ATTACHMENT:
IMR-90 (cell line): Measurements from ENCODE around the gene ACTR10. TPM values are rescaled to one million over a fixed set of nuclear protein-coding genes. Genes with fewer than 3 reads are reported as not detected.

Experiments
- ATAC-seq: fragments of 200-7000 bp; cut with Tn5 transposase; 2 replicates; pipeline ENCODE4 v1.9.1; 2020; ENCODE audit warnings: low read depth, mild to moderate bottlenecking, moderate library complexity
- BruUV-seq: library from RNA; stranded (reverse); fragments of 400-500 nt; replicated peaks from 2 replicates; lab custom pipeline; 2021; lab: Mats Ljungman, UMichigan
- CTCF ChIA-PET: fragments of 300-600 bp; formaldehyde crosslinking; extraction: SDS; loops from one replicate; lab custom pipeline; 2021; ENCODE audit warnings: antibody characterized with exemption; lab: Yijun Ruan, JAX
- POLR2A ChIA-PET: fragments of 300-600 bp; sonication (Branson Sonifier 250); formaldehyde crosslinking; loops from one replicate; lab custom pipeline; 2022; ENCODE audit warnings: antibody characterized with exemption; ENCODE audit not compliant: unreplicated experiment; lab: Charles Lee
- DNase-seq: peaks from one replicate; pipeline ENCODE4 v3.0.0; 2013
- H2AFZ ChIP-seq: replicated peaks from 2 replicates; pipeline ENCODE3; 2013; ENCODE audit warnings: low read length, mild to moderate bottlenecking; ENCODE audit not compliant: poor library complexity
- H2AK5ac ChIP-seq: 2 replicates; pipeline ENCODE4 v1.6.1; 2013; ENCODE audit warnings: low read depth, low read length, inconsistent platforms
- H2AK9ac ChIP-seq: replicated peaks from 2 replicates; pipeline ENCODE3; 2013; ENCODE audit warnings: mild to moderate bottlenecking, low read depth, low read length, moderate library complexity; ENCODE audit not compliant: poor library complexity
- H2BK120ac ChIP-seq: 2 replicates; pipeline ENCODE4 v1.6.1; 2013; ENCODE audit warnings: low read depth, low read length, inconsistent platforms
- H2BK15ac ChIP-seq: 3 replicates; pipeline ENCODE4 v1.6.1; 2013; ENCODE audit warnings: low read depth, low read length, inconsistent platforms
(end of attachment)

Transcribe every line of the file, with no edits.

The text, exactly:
IMR-90 (cell line): Measurements from ENCODE around the gene ACTR10. TPM values are rescaled to one million over a fixed set of nuclear protein-coding genes. Genes with fewer than 3 reads are reported as not detected.

Experiments
- ATAC-seq: fragments of 200-7000 bp; cut with Tn5 transposase; 2 replicates; pipeline ENCODE4 v1.9.1; 2020; ENCODE audit warnings: low read depth, mild to moderate bottlenecking, moderate library complexity
- BruUV-seq: library from RNA; stranded (reverse); fragments of 400-500 nt; replicated peaks from 2 replicates; lab custom pipeline; 2021; lab: Mats Ljungman, UMichigan
- CTCF ChIA-PET: fragments of 300-600 bp; formaldehyde crosslinking; extraction: SDS; loops from one replicate; lab custom pipeline; 2021; ENCODE audit warnings: antibody characterized with exemption; lab: Yijun Ruan, JAX
- POLR2A ChIA-PET: fragments of 300-600 bp; sonication (Branson Sonifier 250); formaldehyde crosslinking; loops from one replicate; lab custom pipeline; 2022; ENCODE audit warnings: antibody characterized with exemption; ENCODE audit not compliant: unreplicated experiment; lab: Charles Lee
- DNase-seq: peaks from one replicate; pipeline ENCODE4 v3.0.0; 2013
- H2AFZ ChIP-seq: replicated peaks from 2 replicates; pipeline ENCODE3; 2013; ENCODE audit warnings: low read length, mild to moderate bottlenecking; ENCODE audit not compliant: poor library complexity
- H2AK5ac ChIP-seq: 2 replicates; pipeline ENCODE4 v1.6.1; 2013; ENCODE audit warnings: low read depth, low read length, inconsistent platforms
- H2AK9ac ChIP-seq: replicated peaks from 2 replicates; pipeline ENCODE3; 2013; ENCODE audit warnings: mild to moderate bottlenecking, low read depth, low read length, moderate library complexity; ENCODE audit not compliant: poor library complexity
- H2BK120ac ChIP-seq: 2 replicates; pipeline ENCODE4 v1.6.1; 2013; ENCODE audit warnings: low read depth, low read length, inconsistent platforms
- H2BK15ac ChIP-seq: 3 replicates; pipeline ENCODE4 v1.6.1; 2013; ENCODE audit warnings: low read depth, low read length, inconsistent platforms